Friday, January 30, 2009

My adventure with Burning Spear in Jamaica

About three years ago I was sitting in my office doing what I do-ordering CDs etc.- when an employee's voice came over my intercom: “Paul there is a Sonia Rodney from Burning Spear on the line.” Luckily I knew that Burning Spear was actually a man named Winston Rodney, and I said “send her through.” On the other end of the line was what I might have called a caricature of a positive, upful Jamaican Woman addressing me as though we had known each other our whole lives. “Paul, oh my, it’s Sonia, Spear’s wife…you want any CDs?” I was flabbergasted. I knew immediately, I was, indeed speaking to the wife of one of my heroes. Winston Rodney, also known as Burning Spear is, in my opinion, the greatest living Reggae singer. He comes from the same generation as Marley, Tosh, Bunny, Scratch, you name it. He is part of the group of Reggae stars who, to me and many people of my generation, represent the essence of what this life-affirming genre of music has meant. Spear is the guy. Over the course of countless albums and thousands of life-changing concerts he has stayed true to the cause-musically, lyrically, spiritually, visually, Spear is the true Rastaman with a once-in-a-lifetime voice, an ineffable sense of rhythm and melody and an intellect informed by both the modern and the eternal. If you love and believe in Reggae, Spear is the beacon of truth.

So I start talking to Sonia. We connected immediately. I wanted nothing from her but to listen and help-she wanted nothing but to further her husband’s career. I told her I thought her husband’s work was amongst the most important in the history of modern music-similar to Dylan, Fela, The Beatles etc. and that she had a legacy to protect and promote that was both artistically and commercially unimpeachable. She told me they owned the rights to almost all of Burning Spear’s modern music and were trying to figure out what to do with it. I’m not sure why, but she mistook me for someone with power. We had hosted Burning Spear for a memorable instore performance back on Alameda Ave., but I barely got to speak to him then and assumed I was long forgotten. She did, however stumble upon a true and loyal fan. I had gotten turned on to Spear at the beginning of his career and had followed him with a private fervor that matched my love of any musician. I immediately purchased a little bit of everything she had and started trying to advise her about the modern music distribution network as I understood it. I encouraged her to keep control of her copyrights and don’t let the modern industry remove the soul and profit from her husband’s legacy. Obviously, she was way ahead of me-she knew what she had, yet was still interested in everything I said. I told her about a group of independent record stores that Twist and Shout is a member of called CIMS (Coalition of Independent Music Stores and that we had started our own distribution network that might offer her a short-term solution for the distribution of Burning Spear’s music. I gave her the appropriate contacts and she went on her way. I was three feet off the ground for the next couple of weeks-“I spoke to Burning Spear’s wife and she was awesome!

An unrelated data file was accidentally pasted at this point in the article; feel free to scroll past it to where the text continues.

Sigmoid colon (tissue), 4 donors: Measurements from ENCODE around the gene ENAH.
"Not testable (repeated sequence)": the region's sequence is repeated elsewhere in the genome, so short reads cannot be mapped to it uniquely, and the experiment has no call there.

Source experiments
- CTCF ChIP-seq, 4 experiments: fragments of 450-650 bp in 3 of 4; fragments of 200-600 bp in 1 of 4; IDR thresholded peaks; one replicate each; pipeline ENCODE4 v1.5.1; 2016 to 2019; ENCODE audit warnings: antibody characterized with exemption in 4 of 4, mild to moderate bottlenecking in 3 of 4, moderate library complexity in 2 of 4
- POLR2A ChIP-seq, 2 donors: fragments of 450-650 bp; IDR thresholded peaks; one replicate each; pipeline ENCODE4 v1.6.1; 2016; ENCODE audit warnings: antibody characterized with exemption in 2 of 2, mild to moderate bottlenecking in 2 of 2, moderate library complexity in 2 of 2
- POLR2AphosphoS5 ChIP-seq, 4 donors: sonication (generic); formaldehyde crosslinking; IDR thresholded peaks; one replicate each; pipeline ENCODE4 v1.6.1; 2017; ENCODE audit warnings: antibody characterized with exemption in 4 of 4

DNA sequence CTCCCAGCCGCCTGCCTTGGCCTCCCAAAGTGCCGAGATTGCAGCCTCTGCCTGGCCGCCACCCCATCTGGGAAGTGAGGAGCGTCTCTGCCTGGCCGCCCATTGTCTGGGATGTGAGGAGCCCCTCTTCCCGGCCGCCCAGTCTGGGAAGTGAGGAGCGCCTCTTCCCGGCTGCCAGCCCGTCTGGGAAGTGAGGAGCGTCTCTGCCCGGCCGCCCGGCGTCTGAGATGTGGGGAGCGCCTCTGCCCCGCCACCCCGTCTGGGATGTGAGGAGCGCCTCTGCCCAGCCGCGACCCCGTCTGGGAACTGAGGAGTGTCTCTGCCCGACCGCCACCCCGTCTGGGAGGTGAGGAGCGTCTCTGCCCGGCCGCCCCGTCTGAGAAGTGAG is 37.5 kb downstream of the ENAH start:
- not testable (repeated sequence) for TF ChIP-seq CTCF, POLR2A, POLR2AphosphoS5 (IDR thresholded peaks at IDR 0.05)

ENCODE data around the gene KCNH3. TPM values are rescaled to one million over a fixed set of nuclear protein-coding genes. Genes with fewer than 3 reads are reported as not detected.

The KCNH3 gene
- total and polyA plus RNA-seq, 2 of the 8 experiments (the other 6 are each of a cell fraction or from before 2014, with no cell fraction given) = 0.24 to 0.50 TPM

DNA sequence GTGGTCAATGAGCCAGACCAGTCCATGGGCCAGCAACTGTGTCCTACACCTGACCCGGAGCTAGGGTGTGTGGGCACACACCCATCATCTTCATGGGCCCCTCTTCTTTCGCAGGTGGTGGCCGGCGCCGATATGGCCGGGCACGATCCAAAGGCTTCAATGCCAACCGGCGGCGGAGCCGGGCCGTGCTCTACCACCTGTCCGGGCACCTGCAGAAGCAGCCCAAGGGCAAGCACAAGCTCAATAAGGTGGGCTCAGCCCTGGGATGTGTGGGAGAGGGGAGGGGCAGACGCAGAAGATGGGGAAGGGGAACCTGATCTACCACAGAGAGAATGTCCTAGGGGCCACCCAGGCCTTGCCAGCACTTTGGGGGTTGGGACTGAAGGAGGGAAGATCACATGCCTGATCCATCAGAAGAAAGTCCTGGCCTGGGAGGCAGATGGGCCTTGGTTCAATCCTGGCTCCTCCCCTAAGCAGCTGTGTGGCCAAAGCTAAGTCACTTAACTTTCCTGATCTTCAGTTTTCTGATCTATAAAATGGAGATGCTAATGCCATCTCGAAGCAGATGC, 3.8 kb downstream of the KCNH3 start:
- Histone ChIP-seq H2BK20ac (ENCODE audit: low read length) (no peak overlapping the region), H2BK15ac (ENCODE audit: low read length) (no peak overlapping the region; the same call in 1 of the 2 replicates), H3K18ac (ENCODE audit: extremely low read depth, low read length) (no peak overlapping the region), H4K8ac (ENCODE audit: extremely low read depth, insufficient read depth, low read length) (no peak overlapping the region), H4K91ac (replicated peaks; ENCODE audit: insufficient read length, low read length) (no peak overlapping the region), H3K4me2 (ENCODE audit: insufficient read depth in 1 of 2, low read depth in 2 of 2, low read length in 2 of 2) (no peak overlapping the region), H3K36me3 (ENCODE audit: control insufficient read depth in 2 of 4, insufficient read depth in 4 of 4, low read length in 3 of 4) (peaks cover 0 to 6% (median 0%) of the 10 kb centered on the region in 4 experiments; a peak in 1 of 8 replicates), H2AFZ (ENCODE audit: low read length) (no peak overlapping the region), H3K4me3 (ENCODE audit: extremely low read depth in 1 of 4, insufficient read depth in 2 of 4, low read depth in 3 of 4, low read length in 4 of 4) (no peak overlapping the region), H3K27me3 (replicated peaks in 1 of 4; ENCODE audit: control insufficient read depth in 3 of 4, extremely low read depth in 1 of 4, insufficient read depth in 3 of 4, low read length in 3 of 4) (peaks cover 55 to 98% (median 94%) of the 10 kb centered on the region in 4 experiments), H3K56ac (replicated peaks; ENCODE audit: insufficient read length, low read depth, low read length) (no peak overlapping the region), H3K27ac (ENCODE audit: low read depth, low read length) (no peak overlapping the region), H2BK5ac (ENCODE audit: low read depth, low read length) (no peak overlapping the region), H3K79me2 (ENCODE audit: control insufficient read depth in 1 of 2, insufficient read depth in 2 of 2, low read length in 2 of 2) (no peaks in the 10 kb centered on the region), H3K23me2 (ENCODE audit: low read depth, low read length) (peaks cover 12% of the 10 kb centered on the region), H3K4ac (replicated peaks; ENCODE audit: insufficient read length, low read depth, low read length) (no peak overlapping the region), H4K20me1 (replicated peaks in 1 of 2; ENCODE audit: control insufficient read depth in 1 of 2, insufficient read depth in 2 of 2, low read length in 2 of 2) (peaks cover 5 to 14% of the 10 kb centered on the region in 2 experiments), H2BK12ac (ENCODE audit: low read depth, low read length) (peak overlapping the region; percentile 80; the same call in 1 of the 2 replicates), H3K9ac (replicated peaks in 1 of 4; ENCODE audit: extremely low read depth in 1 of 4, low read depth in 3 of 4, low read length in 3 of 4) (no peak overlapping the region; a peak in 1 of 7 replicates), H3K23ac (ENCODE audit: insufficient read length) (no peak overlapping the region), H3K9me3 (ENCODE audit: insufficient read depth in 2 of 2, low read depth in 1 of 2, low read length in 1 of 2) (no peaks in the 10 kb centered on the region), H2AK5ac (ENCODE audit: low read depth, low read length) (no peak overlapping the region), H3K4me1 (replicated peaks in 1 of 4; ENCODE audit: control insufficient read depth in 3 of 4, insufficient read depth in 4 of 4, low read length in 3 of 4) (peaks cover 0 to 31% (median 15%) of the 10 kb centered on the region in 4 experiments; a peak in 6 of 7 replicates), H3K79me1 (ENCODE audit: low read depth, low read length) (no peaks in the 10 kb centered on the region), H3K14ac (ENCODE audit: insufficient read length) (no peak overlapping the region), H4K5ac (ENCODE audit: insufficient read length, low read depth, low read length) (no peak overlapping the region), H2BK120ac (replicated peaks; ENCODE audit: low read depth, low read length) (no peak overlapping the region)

After a month or so I forgot about the encounter, but then was surprised when CIMS announced a distribution deal with Burning Spear. I was floored. After years of following an artist I had, in some small way, contributed to the evolution of his career. Wow!

Fast forward to October of 2008. The world is in turmoil. Business is unbelievably bad, and it seems that all is darkness. Out of the blue an email comes from Sonia Rodney. “Paul, you want to come to Jamaica?” I respond in a typically suspicious way; “Well sure, what are the details?” “You come, you’ll be Spear’s guest.” It went back and forth this way for some time, before I fully grasped what she was saying. She was inviting a few people who had helped her along the way to Jamaica in January, and Jill and myself were among the lucky. I continued to protest that I was broke and really couldn’t afford it, but she kept insisting, “everything paid for.” The next day, sure enough she sends plane confirmations. Also, she sends reservations for a place called The Caves. We looked up The Caves on the internet and it appeared to be one of the most unique and beautiful all-inclusive resorts in the world. I really couldn’t believe this was happening, but I filed it away and went forward with the Christmas of our discontent. It was a rough season for everyone in this country and in spite of the mild weather it seemed colder than any season in memory.